Inhibitory Potential on Adipogenesis / Seeds: Study evaluated the phytochemical content and inhibitory potential
of rambutan seeds extract and fractions on glucose-6-phosphate dehydrogenase (G6PDH), α-glucosidase, and triglyceride activities ex vivo in 3T3-L1 cell line (pre-adipocytes) for antidiabetic and antidiapogenesis agent screening. Results showed the seed extract and hexane fraction to possess inhibitory potential on G6PDH and α-glucosidase as well as TG level. (30)
Cocoa Butter Substitute / Seed Fat: Study is an overview of the compositional data of Nephelium lappaceum and rambutan seed fat for usage in chocolate product. Study suggests rambutan seed fat can be used as substitute in cocoa butter chocolate products. The extracted fat from the seed can be used for manufacturing candles, soaps, and fuels; also, as a possible source of natural edible fat. (32)
• Antioxidant from Peel Waste: Study reports on the extraction of one of its bioactive compounds, geraniin, a polyphenol compound from the rambutan peel (red or yellow). The highest total phenolic content was found in red rambutan variety at 1:15 g/mL ratio. On antioxidant evaluation, FRAP ranged from 3800.25 ± 86.49 to 4115.5 ± 88.41 (µmol Fe2+/g DW), flavonoid 6.41 ± 0.48 to 8.57 ± 0.35 (mg Quercetin/g DW) and total phenolic recovery of 297.78 ± 4.06 to 358.42 ± 4.63 (mg GAE/g DW). (34)
• Rambutan Peel Fiber: Study evaluated the potential of rambutan peel as a source of lignocellulose for technological applications. The abundant, renewable, and low-cost biomass proved to be a good source of lignocellulosic material for commercial applications, for example, in bionanocomposites. (35)
• Antioxidant / Stabilization of Sunflower Oil / Peels: Study showed the extract of peels can be used as alternative source of antioxidants for stabilization of sunflower oil. Rambutan extract showed to be a potential source of antioxidant in the oil industry or other fat-based products to delay lipid peroxidation. (37)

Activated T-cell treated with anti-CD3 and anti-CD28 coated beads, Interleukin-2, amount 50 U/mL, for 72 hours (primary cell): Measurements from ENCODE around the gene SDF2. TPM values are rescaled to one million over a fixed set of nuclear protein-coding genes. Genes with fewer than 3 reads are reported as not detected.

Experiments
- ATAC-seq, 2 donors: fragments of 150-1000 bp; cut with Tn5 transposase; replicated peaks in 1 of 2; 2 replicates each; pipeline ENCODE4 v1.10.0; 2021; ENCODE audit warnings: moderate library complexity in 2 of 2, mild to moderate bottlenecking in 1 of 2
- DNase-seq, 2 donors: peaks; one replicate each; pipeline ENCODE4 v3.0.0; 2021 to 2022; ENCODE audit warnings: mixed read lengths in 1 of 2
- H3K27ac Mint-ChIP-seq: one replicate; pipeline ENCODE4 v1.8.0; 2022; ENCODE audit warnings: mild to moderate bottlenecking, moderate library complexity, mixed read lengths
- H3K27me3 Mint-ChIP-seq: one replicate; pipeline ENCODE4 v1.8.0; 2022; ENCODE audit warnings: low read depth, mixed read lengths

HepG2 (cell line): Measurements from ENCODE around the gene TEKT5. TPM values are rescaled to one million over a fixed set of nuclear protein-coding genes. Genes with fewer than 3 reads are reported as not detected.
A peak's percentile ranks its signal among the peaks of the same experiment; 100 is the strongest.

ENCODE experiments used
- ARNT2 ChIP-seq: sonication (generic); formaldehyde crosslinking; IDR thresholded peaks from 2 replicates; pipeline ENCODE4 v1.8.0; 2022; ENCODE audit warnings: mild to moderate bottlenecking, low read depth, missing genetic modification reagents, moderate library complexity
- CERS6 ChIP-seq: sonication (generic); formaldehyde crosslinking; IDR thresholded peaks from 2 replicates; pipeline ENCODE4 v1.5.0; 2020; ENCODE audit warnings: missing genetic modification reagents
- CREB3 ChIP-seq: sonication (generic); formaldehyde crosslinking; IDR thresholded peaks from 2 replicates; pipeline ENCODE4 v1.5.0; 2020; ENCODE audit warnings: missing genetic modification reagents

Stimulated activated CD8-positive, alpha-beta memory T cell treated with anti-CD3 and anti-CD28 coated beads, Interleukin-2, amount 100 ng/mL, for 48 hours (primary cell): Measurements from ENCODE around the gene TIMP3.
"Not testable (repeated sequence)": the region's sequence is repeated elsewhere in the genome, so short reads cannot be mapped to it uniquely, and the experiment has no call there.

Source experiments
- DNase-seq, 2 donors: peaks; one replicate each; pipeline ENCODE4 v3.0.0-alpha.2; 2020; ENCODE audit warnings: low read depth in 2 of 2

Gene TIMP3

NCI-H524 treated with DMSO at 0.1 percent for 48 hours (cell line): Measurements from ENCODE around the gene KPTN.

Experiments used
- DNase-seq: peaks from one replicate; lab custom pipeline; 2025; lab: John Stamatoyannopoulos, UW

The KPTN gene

• Rambutan Honey / Acute Toxicity Study: Rambutan honey is honey obtained from rambutan flowers nectar used in traditional medicine for oral mucosal wounds. Acute oral toxicity study at various doses from 625 to 5000 mg/kg showed the honey to be safe and practically non-toxic in male and female Swiss Webster mice. (38)
• Biosorbent / Methylene Blue / Peel: Study evaluated use of rambutan skin for the removal of methylene blue (MB) dye from water sample. Results showed rambutan skin could be an alternative low-cost biosorbent for the removal of cationic dye from textile industrial effluent. (39)
• Antidiabetic / Antihypercholesterolemic / Fruit Peels: Study evaluated the antidiabetc and antihypercholesterolemic activities of rambutan (N. lappaceum) and durian (Durio zibethinus) fruit peel extracts in high-fat diet fed and alloxan-induced diabetic rats. Rambutan fruit peels showed a higher percentage of reduction in blood glucose and cholesterol values with 61.76 ± 4.26% and 60.75 ± 8.26%, respectively. (40)
• Effect on Lipid Peroxidation and Accumulation in Liver: Study evaluated the effect of rambutan peel extract on lipid peroxidation and accumulation in the liver of obese male Wistar rats through parameters of MDA expression and PPARy expression. Results showed significant decrease in MDA levels with not significant down-regulation of PPARy expression. (41)
• Antiradical Activities / Peels: Study evaluated the antiradical activities of methanolic extract and its fractions of rambutan peel from two cultivars. The ME and fractions of the two cultivars exhibited strong DPPH antiradical activities. The antiradical activities correlated with phenolics and flavonoid contents with R2 values of 0.0271 and 0,1122, respectively. (42)
• Analgesic / Anti-Inflammatory / CNS-Depressant / Antidiarrheal / Seeds: Study of methanolic extract of seeds showed potent (51.27%) activity against acetic acid induced pain in mice, compared to 58.86% inhibition by indomethacin. The ME extract showed significant inhibition o(p<0.05) inhibition of carrageenan induced paw edema. On evaluation for CNS depressant activity using hole cross and open field tests, there was maximum 88.09% and 85.94% suppression of locomotor activity. On anti-diarrheal testing, the ME exhibited significant inhibition of fecal dropping in castor oil-induced diarrhea in mice, 53.46% and p<0.001 compared to loperamide at 56.43% inhibition of defecation. (43)
• Invention / Cosmetic Application / Increase Firmness of Skin and Mucous Membranes: Invention relates to the use of various extracts of N. lappaceum to increase the firmness and / or elasticity of the skin and / or mucous membranes by increasing the gene expression and / or protein of type 1 collagen or fibrillin 1 in the skin and mucous membranes.(44)